12. 12. Rules: Different routines for identity- and relationship management
  13. 13. Rules: Different routines for identity- and relationship management
  14. 14. Code assisting privacy management
  15. 15. Code assisting formation of personal publics
  16. 16. Summary and outlook <ul><ul><li>Social Web provides various tools and means to articulate, maintain and expand social relations </li></ul></ul><ul><ul><li>Mediated identity- and relationship management leads to formation of personal publics </li></ul></ul><ul><ul><li>Personal publics shift boundaries between private and public spheres, calling for new practices of privacy management </li></ul></ul><ul><ul><li>Privacy management happens in respect to certain social networks (= audiences) and includes both socially shared routines and expectations as well as options and restrictions layed out in software code </li></ul></ul><ul><ul><li>Routines, expectations and instances of software code should be topic of social discourse on questions like: </li></ul></ul><ul><ul><ul><li>Do I have full control over my personal information? How and when can I allow or prevent anyone else (A friend of mine? The company providing an application? An unkown person data-mining my profile?) access to my information? </li></ul></ul></ul><ul><ul><ul><li>Who owns relational data, e.g. the information that me and person x are friends since we‘ve met at the Tokio Hotel concert two years ago? </li></ul></ul></ul><ul><ul><ul><li>Should there be an „expiry date“ for personal data? </li></ul></ul></ul><ul><ul><ul><li>How far can privacy be regulated through code? Who is shaping and regulating the code itself? </li></ul></ul></ul>
  17. 17. Thank You! <ul><li>Dr. Jan Schmidt </li></ul><ul><li>Hans-Bredow-Institut </li></ul><ul><li>Warburgstr. 8-10, 20354 Hamburg </li></ul><ul><li>[email_address] </li></ul><ul><li>www.hans-bredow-institut.de </li></ul><ul><li>www.schmidtmitdete.de </li></ul>
  18. 18. Facets of digital identity http://www.flickr.com/photos/fredcavazza/278973402/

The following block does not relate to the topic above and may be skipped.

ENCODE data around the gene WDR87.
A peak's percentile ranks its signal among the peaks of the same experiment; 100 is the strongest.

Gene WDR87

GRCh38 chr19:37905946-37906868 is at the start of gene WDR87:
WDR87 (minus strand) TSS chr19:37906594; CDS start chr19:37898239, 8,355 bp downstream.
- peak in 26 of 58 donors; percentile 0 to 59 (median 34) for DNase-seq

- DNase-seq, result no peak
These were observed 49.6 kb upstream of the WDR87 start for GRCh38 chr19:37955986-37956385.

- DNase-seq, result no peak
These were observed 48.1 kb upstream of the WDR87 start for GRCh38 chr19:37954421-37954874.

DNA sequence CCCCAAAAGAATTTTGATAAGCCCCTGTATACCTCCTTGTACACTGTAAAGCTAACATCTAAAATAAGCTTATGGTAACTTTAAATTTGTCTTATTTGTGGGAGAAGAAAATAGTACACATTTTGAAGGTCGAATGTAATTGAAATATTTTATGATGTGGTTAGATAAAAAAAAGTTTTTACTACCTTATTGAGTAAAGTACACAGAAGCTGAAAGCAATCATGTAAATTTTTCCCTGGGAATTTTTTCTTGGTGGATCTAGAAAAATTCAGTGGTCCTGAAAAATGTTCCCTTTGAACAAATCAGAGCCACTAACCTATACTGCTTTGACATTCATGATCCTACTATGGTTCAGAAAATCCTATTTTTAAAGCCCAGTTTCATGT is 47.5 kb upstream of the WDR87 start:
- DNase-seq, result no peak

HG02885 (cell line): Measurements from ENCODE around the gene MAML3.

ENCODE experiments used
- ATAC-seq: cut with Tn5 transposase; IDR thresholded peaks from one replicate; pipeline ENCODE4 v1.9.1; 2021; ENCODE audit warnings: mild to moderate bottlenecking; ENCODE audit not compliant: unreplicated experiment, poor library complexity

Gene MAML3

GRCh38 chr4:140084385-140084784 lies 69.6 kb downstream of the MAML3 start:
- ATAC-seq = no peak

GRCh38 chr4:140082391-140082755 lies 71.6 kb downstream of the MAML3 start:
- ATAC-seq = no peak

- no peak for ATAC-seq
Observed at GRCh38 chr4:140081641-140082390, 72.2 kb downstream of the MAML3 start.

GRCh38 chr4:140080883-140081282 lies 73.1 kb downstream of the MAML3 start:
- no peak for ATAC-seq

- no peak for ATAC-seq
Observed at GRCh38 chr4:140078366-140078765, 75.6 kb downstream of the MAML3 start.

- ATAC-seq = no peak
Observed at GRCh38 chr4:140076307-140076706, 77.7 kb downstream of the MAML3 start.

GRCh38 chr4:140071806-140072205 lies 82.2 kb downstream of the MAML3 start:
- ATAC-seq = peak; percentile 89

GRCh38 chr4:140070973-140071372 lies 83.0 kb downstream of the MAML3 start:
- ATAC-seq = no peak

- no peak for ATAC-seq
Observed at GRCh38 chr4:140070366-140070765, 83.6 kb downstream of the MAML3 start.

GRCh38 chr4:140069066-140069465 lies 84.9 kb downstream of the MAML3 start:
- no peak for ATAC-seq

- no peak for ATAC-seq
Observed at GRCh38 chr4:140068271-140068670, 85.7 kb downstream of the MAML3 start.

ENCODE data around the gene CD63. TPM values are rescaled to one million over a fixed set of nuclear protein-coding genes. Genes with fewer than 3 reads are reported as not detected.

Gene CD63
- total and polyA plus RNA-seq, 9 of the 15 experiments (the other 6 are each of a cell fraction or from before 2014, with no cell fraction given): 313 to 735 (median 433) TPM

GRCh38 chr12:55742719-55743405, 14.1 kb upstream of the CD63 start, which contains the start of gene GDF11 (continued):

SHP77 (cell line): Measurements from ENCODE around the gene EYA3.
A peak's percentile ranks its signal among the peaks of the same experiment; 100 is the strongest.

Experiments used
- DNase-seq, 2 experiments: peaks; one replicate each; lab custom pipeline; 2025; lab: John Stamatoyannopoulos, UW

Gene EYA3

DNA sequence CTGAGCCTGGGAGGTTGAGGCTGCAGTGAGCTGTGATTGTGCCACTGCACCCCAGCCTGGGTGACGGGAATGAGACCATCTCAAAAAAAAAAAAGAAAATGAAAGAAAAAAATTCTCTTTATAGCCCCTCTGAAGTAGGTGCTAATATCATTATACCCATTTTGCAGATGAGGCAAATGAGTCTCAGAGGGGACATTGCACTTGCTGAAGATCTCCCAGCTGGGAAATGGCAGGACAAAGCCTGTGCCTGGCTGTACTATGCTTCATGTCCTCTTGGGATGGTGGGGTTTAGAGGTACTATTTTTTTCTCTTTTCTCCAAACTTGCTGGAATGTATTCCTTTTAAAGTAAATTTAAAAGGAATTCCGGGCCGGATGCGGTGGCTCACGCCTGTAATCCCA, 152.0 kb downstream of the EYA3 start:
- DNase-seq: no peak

19. 19. Further Reading <ul><ul><li>Bendrath, Ralf (2007): Der „gläserne Bürger“ und der vorsorgliche Staat. Zum Verhältnis von Überwachung und Sicherheit in der Informationsgesellschaft. In: [email_address] , Jg. 8, Beitrag 7, 2007. Online: http://www.soz.unifrankfurt.de/K.G/B7_2007_Bendrath.pdf </li></ul></ul><ul><ul><li>Boyd, Danah (2007): Incantations for Muggles: The role of ubiquitious Web 2.0 technologies in everyday life . Vortrag bei der O‘Reilly Emerging Technology Conference, San Diego, 28.3.2007. Online: http://www.danah.org/papers/Etech2007.html </li></ul></ul><ul><ul><li>Hogben, Giles (2007) Security Issues and Recommendations for Online Social Networks . ENISA Position Paper Nr. 1. Online: http://www.enisa.europa.eu/doc/pdf/deliverables/enisa_pp_social_networks.pdf </li></ul></ul><ul><ul><li>Renz, Florian (2007): Praktiken des Social Networking. Eine kommunikationssoziologische Studie zum online-basierten Netzwerken am Beispiel von openBC (XING) .  Boizenburg: Verlag Werner Hülsbusch </li></ul></ul><ul><ul><li>Schmidt, Jan (2007): Social Software: Facilitating information-, identity- and relationship managament . In: Burg, Thomas N.  / Jan Schmidt (Eds.): BlogTalks Reloaded. Social Software -  Research and Cases. Vienna/Norderstedt: Books on Demand. 2007.  31-49. Online: http://www.bamberg-gewinnt.de/wordpress/wp-content/pdf/blogtalksreloaded_3_schmidt.pdf . </li></ul></ul>